9. Pell grants must be reinstated in all US states and territories.
  10. The voting rights of all confined citizens serving prison sentences, pretrial detainees, and so-called “ex-felons” must be counted. Representation is demanded. All voices count!

What strikes me as particularly interesting is the call by the prisoners for the repeal of the 13th Amendment, which technically ended the enslavement of blacks in the United States.  While the legal institution of human chattel enslavement inflicted upon African Americans from 1619 – 1865 may have ended, slavery persists today in a different way.

What most of us are unaware of, is that slavery was deemed unconstitutional with the exception of the punishment for a crime:  “whereof the party shall have been duly convicted.”  What this means is that in practice slavery was abolished in the US except for in the case of prison labor!

From the beginning, the history of this nation and racial discrimination have been appallingly conjoined, and don’t be bamboozled into believing that racial harmony began to manifest itself because the north won the Civil War.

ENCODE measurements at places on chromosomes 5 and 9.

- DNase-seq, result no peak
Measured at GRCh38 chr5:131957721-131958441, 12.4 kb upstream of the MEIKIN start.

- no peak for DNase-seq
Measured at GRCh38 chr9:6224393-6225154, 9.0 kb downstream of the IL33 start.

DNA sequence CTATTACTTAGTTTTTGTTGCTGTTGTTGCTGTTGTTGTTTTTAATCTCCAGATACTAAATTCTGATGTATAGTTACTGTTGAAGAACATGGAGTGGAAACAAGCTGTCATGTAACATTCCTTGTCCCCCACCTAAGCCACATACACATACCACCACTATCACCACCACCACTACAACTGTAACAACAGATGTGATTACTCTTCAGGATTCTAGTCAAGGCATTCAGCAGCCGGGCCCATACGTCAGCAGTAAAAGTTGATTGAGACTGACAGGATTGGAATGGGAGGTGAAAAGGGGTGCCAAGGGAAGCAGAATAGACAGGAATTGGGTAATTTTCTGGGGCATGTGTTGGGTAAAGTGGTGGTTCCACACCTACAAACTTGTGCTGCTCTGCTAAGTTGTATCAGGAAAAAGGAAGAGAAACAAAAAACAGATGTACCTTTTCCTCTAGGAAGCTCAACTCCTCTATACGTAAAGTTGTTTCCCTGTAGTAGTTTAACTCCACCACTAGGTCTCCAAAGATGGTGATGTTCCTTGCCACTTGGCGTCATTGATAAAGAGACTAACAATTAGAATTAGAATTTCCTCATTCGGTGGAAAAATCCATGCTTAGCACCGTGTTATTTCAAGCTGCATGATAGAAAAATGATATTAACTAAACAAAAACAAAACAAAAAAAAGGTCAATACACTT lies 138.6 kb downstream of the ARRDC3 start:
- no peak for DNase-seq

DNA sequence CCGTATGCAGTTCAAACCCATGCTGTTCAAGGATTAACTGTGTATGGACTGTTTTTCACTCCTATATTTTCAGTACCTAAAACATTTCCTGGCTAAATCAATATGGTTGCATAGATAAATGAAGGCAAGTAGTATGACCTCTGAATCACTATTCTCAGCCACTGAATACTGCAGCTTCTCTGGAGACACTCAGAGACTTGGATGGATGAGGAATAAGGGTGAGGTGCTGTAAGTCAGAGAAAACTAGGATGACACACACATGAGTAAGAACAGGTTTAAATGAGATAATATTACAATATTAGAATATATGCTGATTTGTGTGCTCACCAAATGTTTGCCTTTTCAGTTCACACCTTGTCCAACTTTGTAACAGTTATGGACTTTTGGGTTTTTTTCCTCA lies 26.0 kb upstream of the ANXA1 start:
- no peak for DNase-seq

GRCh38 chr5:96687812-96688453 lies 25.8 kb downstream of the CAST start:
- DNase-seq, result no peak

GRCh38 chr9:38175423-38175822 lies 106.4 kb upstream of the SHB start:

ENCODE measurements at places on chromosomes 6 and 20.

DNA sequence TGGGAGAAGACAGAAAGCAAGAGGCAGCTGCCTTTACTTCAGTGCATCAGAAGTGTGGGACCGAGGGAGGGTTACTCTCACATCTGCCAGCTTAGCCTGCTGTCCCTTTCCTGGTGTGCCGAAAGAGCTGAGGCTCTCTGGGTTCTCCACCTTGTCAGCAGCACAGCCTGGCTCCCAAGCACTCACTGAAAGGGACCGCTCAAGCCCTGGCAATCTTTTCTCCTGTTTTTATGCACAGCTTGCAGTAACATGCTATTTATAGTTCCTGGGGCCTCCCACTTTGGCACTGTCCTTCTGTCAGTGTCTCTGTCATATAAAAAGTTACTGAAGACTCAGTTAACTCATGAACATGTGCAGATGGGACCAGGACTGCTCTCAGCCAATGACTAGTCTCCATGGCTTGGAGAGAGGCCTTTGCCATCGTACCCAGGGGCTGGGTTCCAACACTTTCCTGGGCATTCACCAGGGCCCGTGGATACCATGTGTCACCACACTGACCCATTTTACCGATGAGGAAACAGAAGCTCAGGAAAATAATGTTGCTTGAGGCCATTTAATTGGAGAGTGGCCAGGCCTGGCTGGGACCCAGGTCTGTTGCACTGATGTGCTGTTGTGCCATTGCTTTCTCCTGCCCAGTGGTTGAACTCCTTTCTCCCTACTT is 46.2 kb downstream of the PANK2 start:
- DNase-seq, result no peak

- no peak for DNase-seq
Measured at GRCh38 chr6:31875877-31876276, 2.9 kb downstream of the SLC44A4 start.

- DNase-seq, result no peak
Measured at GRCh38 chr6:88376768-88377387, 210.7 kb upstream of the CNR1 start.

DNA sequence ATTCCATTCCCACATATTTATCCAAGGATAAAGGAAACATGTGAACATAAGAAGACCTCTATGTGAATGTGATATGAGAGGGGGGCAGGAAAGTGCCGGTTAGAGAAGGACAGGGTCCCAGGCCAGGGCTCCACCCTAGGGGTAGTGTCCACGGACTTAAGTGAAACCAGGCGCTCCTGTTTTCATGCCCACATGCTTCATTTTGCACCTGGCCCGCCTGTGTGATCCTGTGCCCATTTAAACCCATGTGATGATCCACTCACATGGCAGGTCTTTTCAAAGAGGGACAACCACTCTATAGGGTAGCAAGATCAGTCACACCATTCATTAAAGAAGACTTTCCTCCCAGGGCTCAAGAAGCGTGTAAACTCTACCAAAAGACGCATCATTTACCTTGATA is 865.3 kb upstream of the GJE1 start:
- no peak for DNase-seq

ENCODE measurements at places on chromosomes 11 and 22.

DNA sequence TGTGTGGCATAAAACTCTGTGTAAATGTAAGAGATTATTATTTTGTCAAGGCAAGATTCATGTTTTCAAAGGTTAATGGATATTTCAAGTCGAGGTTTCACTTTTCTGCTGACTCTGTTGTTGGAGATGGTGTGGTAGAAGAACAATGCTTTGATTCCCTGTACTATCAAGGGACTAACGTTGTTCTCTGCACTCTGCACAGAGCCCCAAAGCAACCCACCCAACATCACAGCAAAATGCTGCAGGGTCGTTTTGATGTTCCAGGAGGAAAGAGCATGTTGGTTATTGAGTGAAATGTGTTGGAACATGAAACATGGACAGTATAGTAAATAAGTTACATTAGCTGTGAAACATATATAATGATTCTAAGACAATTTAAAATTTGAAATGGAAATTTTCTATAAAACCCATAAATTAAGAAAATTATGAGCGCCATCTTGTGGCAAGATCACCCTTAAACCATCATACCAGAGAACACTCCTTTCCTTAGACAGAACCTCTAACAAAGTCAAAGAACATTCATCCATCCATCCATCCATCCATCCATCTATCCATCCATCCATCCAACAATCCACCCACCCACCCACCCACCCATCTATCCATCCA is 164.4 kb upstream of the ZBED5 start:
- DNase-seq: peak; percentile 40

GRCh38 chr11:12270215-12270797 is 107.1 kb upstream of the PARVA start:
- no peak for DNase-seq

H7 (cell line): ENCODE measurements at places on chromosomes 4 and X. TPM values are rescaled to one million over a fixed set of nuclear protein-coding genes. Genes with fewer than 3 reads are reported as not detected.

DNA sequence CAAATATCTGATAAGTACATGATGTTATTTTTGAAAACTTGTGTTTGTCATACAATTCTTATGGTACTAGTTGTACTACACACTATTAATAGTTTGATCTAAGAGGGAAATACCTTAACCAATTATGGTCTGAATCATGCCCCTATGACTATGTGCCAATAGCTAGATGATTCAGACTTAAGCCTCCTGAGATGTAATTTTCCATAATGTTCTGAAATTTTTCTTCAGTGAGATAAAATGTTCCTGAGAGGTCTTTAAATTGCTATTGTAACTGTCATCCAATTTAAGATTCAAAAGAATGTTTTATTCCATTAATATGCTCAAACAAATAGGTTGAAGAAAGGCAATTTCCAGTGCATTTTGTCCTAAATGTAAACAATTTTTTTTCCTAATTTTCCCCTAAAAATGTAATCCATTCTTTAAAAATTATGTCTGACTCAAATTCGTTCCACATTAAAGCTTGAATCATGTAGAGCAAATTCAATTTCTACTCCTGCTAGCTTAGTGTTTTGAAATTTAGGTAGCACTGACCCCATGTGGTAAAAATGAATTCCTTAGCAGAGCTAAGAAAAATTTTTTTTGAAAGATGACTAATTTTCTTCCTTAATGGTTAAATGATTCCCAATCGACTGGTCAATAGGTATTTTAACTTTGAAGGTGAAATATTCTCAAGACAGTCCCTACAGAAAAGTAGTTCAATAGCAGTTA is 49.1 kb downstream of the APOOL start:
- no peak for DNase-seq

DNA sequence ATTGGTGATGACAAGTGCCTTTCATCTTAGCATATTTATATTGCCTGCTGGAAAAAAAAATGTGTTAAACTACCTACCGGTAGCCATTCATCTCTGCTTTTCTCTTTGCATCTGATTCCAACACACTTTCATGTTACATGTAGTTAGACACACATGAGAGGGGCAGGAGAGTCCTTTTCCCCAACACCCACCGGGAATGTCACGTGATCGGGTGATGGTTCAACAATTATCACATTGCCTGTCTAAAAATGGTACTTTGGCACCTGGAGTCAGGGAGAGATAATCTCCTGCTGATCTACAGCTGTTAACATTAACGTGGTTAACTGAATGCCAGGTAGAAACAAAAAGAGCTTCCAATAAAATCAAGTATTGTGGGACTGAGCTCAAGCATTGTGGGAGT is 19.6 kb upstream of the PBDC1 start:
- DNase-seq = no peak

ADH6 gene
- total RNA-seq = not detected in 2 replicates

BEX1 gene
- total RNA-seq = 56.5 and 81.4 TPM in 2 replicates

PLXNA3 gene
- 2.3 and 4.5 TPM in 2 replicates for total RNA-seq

With Jim Crow laws that sprang up during the Reconstruction Era, and systematic government sanctioned Black Codes that criminalize minor crimes sending black men to jail, convict leasing supplanted slavery.  White landowners, railroad and mining companies would pay money to jailers to lease black prisoners.

Eventually, convict leasing was eliminated because so many people died while being used under these terrible conditions working on the railroads and the mines.

But was it really eliminated?

Today, blacks and Latinos are overrepresented in our jails and in our prisons.  There are some companies in our country today that pay prisoners as little as two cents per hour.

Here’s just a few of the companies that use prison labor:

  • AT&T
  • Bank of America
  • Costco
  • Koch Industries
  • Mary Kay
  • McDonalds
  • Microsoft
  • Motorola
  • Nintendo
  • Pepsi
  • Starbucks
  • Walmart
  • Wendy’s